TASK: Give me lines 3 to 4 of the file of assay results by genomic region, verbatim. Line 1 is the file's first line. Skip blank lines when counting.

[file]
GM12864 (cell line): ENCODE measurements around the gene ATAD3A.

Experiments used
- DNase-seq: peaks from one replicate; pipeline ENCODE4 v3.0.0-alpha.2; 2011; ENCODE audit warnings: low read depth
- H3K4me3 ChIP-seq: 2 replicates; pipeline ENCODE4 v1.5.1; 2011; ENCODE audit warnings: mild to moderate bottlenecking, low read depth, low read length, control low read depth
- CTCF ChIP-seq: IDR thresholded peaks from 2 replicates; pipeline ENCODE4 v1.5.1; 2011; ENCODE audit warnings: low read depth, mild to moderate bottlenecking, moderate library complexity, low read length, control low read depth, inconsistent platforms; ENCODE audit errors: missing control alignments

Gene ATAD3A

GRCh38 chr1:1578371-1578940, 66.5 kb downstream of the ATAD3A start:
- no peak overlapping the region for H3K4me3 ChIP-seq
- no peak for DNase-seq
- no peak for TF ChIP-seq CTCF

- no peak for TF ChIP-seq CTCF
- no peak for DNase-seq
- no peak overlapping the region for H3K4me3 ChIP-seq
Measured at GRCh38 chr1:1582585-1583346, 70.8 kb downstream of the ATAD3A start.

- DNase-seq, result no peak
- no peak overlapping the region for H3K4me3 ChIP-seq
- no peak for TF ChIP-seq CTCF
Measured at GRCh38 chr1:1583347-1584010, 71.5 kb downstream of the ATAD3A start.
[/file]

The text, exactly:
- DNase-seq: peaks from one replicate; pipeline ENCODE4 v3.0.0-alpha.2; 2011; ENCODE audit warnings: low read depth
- H3K4me3 ChIP-seq: 2 replicates; pipeline ENCODE4 v1.5.1; 2011; ENCODE audit warnings: mild to moderate bottlenecking, low read depth, low read length, control low read depth